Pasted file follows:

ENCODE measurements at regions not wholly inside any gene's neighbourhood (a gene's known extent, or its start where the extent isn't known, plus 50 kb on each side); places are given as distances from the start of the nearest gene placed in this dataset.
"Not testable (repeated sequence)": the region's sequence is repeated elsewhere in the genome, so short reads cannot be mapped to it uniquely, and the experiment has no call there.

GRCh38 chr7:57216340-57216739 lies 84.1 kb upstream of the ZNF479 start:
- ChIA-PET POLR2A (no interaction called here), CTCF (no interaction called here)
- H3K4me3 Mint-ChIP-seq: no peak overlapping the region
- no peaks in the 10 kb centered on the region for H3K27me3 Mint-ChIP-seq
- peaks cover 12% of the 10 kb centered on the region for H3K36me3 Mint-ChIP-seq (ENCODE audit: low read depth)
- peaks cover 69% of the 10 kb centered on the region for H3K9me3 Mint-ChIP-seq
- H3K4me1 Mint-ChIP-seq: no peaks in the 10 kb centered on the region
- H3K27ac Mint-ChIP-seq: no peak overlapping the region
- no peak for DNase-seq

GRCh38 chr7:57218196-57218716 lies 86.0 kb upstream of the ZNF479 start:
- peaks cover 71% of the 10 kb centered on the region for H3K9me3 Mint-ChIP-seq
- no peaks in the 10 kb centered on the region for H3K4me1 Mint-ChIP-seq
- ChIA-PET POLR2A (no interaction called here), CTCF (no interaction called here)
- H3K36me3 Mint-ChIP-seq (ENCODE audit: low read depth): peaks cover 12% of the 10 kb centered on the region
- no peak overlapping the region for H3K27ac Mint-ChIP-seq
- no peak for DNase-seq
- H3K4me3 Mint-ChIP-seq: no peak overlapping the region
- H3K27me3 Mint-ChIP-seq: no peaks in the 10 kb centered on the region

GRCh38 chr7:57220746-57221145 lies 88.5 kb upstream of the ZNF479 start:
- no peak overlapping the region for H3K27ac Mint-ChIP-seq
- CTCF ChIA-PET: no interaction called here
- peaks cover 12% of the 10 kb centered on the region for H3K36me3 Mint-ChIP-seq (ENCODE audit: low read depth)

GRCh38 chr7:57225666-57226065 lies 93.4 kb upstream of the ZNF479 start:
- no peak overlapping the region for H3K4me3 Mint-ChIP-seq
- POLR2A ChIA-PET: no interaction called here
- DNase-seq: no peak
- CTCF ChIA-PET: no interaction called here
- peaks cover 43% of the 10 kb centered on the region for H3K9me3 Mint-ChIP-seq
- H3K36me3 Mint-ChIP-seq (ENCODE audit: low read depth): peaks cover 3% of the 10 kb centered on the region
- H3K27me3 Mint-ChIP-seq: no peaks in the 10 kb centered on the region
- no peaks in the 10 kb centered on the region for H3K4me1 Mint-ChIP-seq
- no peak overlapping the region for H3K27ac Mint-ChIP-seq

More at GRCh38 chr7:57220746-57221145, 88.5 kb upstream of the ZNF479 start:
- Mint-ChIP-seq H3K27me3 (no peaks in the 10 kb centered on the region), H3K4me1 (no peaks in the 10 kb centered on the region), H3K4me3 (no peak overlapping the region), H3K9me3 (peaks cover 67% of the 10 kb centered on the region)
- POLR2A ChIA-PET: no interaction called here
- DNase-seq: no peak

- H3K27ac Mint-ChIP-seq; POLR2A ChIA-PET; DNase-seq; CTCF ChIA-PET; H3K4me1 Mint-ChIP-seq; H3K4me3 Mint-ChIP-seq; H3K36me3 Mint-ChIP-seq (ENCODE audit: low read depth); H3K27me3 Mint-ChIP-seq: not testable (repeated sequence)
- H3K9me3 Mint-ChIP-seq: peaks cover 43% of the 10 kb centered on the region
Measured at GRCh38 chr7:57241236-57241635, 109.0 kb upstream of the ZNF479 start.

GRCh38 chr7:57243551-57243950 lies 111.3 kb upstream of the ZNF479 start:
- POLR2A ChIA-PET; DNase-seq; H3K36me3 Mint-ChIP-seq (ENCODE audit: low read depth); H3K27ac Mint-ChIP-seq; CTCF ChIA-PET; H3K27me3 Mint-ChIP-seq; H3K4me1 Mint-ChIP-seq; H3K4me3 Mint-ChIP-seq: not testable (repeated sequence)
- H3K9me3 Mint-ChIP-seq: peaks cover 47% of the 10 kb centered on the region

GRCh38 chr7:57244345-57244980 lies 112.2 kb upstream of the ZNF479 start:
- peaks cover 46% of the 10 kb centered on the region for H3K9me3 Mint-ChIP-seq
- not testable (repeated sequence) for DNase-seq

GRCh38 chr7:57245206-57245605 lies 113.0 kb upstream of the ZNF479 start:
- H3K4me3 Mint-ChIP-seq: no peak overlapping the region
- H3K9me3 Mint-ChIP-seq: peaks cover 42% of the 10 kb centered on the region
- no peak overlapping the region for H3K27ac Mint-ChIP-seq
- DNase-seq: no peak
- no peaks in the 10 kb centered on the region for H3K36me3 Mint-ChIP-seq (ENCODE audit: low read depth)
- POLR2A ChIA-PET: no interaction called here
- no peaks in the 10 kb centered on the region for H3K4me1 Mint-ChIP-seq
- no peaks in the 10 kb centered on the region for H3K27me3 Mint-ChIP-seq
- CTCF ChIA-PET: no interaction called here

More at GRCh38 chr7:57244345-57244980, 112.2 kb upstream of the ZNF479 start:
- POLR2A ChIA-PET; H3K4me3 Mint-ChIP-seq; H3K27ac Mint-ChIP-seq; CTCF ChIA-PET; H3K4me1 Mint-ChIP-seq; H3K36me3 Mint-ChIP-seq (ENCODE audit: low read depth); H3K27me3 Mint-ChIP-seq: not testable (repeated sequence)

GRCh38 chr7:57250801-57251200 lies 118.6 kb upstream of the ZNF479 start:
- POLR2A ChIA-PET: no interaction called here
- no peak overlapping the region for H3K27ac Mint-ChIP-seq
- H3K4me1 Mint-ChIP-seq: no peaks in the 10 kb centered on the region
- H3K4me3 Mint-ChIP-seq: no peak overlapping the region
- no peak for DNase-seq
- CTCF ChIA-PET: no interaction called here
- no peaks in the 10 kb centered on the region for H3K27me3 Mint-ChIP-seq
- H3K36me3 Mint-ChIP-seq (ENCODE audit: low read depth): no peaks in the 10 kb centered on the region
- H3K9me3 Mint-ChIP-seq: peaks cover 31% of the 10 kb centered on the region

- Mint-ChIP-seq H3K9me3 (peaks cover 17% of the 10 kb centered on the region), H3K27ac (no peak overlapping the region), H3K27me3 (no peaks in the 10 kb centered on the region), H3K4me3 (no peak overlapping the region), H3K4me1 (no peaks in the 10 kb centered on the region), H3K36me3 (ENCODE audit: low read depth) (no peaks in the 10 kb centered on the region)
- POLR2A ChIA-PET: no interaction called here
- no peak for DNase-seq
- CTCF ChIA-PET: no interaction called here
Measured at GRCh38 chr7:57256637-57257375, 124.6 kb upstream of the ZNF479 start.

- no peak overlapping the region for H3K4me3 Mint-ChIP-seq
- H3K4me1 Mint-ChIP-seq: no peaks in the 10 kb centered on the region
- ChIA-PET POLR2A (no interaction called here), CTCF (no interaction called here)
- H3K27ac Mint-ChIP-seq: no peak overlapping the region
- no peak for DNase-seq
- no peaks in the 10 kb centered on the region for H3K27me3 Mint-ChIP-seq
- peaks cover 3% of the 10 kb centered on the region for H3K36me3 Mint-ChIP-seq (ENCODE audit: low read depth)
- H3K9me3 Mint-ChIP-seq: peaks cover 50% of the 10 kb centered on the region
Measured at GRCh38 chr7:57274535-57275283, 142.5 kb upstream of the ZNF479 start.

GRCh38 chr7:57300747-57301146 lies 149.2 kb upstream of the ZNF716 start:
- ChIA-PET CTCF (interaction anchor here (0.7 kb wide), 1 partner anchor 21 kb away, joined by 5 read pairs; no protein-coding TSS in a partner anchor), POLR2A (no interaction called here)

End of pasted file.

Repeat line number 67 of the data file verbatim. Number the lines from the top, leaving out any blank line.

- no peaks in the 10 kb centered on the region for H3K27me3 Mint-ChIP-seq